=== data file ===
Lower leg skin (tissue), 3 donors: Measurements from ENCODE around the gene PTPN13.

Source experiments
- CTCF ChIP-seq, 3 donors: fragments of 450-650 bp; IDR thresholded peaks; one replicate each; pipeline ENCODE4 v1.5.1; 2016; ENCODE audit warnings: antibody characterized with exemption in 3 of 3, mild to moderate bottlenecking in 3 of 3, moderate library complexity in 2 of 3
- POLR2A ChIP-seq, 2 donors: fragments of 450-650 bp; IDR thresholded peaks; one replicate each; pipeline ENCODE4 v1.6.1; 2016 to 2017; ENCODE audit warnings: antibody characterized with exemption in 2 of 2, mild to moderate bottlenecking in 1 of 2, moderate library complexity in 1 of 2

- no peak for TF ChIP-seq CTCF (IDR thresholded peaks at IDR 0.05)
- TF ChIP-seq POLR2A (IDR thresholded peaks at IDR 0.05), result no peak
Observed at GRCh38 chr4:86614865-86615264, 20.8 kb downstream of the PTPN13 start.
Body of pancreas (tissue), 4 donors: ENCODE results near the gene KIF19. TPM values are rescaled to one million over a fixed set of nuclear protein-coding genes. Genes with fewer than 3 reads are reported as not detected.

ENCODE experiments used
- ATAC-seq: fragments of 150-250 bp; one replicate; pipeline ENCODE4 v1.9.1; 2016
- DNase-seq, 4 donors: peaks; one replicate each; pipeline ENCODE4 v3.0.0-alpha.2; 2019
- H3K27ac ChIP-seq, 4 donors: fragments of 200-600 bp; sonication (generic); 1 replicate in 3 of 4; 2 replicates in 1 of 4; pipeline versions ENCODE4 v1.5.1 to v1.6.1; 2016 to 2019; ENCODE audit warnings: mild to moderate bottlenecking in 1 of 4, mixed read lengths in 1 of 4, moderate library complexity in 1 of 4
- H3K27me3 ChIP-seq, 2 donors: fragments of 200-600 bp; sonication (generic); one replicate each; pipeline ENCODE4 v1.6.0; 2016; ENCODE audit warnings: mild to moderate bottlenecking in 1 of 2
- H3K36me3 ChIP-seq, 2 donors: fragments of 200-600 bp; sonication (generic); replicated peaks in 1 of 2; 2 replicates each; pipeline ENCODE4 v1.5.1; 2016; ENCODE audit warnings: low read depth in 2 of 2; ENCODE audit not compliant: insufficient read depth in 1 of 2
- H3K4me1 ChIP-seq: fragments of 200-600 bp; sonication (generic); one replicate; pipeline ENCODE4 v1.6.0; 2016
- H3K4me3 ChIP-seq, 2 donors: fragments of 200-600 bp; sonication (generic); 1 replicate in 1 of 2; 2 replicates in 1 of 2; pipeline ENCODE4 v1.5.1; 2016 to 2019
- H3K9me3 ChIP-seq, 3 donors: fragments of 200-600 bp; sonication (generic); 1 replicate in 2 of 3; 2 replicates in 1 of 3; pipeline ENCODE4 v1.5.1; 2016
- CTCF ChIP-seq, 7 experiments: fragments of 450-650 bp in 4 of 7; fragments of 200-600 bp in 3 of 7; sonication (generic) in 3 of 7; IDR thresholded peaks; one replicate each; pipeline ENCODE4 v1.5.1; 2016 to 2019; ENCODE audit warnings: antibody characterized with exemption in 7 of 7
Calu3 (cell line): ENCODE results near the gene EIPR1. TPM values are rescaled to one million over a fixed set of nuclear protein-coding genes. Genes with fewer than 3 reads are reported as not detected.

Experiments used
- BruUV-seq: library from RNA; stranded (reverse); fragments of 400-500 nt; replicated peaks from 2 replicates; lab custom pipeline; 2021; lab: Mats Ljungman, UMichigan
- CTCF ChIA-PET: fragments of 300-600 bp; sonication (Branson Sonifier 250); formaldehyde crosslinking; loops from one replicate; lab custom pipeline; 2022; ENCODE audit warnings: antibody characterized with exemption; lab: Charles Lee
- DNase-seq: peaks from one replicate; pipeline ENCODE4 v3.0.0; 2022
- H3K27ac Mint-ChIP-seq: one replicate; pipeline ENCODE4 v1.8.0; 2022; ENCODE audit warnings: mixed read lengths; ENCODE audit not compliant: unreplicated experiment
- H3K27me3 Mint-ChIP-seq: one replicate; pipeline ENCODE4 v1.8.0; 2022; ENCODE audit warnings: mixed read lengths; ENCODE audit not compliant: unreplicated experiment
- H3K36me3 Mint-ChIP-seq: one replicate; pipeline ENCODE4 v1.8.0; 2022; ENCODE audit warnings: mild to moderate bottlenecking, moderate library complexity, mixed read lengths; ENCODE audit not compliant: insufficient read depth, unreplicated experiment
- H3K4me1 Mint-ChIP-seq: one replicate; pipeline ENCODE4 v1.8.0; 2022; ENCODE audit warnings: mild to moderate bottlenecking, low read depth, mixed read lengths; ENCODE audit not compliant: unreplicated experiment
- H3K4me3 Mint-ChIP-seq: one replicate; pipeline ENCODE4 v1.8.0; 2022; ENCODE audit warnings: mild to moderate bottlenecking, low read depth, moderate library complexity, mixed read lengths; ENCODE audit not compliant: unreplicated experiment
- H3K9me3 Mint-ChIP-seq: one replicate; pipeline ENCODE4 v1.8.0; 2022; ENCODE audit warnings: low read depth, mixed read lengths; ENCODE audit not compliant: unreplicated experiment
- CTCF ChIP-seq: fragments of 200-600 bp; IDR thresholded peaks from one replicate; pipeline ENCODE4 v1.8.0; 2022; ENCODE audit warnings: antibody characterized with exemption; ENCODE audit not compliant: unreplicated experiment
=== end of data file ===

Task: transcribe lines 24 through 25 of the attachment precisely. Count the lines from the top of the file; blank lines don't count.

- H3K27ac Mint-ChIP-seq: one replicate; pipeline ENCODE4 v1.8.0; 2022; ENCODE audit warnings: mixed read lengths; ENCODE audit not compliant: unreplicated experiment
- H3K27me3 Mint-ChIP-seq: one replicate; pipeline ENCODE4 v1.8.0; 2022; ENCODE audit warnings: mixed read lengths; ENCODE audit not compliant: unreplicated experiment